Larteguy’s acuity also extends beyond the battlefield, to the fraught relationship between society and its warriors. The paratroopers especially resent armchair quarterbacks who critique their conduct without experiencing their hardships or moral dilemmas. When the centurions find out that legal proceedings are being brought against them for “excessive cruelty,” Raspeguy comments, “now that they are no longer shitting themselves with fear, they send us these little bits of paper.” In The Centurions, the fate of the combat soldier is the fraternity of his comrades coupled with estrangement from everyone else. And, naturally, their alienation is most severe when they try to go home. As Larteguy puts it: “[t]he paradise they had dreamt about so much in the prison camps was slowly approaching and already it was losing its appeal. They were dreaming of another paradise: Indochina … they were not sorrowful sons coming home to lick their wounds. They were strangers.”
Gen. Petraeus seems to have avoided such extreme disaffection. But Gen. Stanley McChrystal, former commander of the U.S. forces in Afghanistan, better fits the Larteguyan mold. It’s clear that McChrystal has read The Centurions and has felt the special soldierly bond that Larteguy describes. In one of his last major interviews, McChrystal told the Atlantic: “We in JSOC [Joint Special Operations Command] had this sense of … mission, passion … I don’t know what you call it. The insurgents had a real cause, and we had a counter-cause. We had a level of unit cohesion just like in The Centurions.” It’s also clear that he feels profound resentment of outsiders. In the Rolling Stone profile that ended his career, he repeatedly mocks the diplomats and politicians who presume to meddle in the war—groaning when he receives an e-mail from Richard Holbrooke (whom he compares to a wounded animal), complaining that he got “screwed” into attending a dinner with French ministers.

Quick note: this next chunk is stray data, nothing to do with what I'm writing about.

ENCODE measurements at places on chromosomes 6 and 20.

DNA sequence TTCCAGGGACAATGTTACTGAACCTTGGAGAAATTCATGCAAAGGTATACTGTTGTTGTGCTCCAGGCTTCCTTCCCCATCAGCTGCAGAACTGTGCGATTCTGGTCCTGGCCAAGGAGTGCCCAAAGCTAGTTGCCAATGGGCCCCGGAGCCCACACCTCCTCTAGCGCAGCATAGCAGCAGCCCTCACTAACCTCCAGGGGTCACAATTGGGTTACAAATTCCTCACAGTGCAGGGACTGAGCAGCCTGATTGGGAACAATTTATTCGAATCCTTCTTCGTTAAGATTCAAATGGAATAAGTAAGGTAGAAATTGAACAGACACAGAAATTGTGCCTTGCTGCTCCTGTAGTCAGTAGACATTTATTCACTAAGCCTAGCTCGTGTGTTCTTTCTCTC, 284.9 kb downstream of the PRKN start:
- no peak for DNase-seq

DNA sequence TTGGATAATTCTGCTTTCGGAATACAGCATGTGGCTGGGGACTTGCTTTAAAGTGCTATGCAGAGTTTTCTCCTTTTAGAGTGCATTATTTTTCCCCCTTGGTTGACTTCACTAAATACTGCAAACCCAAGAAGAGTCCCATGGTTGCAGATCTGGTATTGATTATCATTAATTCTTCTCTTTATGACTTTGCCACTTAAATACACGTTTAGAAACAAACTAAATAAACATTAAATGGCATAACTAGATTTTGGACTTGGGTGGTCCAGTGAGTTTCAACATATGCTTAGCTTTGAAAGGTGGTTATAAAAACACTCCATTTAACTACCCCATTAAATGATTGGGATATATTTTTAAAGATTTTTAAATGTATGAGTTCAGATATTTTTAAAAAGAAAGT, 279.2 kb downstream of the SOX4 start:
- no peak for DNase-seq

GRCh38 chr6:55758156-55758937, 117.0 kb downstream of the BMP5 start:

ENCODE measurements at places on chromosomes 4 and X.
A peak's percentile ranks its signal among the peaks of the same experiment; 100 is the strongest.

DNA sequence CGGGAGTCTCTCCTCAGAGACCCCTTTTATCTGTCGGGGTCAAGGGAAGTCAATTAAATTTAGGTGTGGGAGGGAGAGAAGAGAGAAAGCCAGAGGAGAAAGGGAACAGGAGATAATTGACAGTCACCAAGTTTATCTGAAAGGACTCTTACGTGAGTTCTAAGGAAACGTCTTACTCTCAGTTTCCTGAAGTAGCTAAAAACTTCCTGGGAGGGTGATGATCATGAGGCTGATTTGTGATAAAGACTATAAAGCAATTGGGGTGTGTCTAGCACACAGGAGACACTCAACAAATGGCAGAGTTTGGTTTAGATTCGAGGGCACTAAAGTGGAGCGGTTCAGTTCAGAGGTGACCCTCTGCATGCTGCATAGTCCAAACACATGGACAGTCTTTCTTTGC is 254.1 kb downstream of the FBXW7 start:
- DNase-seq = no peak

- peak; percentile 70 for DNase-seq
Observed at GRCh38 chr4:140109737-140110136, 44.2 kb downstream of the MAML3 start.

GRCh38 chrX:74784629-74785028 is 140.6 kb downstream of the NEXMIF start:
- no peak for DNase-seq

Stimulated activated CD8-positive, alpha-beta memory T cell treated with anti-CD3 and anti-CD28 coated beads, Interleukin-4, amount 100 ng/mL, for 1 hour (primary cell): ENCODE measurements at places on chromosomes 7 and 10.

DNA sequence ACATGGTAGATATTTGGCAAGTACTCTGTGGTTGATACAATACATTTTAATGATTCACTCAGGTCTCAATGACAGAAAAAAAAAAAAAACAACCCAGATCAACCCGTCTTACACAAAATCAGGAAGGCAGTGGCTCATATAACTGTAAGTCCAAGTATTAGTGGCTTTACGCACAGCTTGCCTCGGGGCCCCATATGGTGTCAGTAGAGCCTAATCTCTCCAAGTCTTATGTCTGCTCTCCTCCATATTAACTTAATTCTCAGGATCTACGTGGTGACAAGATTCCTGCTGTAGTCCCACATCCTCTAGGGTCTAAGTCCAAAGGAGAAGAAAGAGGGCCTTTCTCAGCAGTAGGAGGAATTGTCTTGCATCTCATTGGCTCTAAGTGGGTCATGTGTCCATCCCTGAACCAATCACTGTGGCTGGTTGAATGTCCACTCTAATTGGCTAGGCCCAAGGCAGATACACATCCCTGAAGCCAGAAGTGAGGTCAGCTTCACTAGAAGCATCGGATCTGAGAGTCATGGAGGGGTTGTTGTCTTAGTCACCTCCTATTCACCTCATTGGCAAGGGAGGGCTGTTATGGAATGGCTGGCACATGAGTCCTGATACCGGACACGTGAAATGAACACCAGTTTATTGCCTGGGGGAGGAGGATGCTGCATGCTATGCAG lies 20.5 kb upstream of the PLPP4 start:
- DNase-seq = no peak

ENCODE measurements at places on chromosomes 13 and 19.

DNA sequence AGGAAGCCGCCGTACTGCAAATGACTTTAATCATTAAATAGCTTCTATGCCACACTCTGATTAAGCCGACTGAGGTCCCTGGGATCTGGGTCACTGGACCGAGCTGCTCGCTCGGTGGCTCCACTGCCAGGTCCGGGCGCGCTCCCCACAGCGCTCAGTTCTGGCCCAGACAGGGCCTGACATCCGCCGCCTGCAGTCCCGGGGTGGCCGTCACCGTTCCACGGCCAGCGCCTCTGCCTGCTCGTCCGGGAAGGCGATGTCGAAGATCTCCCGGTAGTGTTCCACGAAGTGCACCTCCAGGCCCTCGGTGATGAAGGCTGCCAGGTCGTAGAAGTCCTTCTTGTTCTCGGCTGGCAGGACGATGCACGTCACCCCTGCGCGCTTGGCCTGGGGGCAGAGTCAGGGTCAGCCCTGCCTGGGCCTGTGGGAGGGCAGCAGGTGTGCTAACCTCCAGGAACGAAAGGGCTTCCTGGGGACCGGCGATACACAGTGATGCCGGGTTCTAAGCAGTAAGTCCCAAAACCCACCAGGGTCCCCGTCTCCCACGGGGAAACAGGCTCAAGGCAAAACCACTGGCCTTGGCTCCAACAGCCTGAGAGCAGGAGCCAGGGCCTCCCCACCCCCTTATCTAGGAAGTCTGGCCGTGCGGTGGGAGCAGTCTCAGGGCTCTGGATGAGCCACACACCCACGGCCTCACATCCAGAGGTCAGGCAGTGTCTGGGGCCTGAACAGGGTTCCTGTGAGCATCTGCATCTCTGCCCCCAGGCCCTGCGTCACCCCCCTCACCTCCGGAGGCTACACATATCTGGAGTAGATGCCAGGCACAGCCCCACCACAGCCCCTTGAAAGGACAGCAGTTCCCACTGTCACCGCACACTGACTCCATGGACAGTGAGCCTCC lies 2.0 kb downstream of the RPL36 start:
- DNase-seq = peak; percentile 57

When Les Centurions was first published in France in 1960, it was a blockbuster, selling more than 450,000 copies and establishing Jean Larteguy as a household name. Opinions on its literary merit varied.Reception in the United States in 1962—when The Centurions first became available in English—was more clearly negative. The Harvard Crimson called it “a very bad novel,” and the New York Times said “it is difficult at first to keep track of who’s who and it is impossible to care.” But as we enter the 10th year of the war in Afghanistan, debate the merits of COIN, and see the increasing division between civilian society and those sent to fight its wars, the book seems eerily prescient. Modern soldiers use a stock phrase to describe those who have never fought, dismissing them as never having heard “a shot fired in anger.” It’s impossible to fully comprehend the emotional impact of combat without having lived it. But reading The Centurions is a pretty good substitute.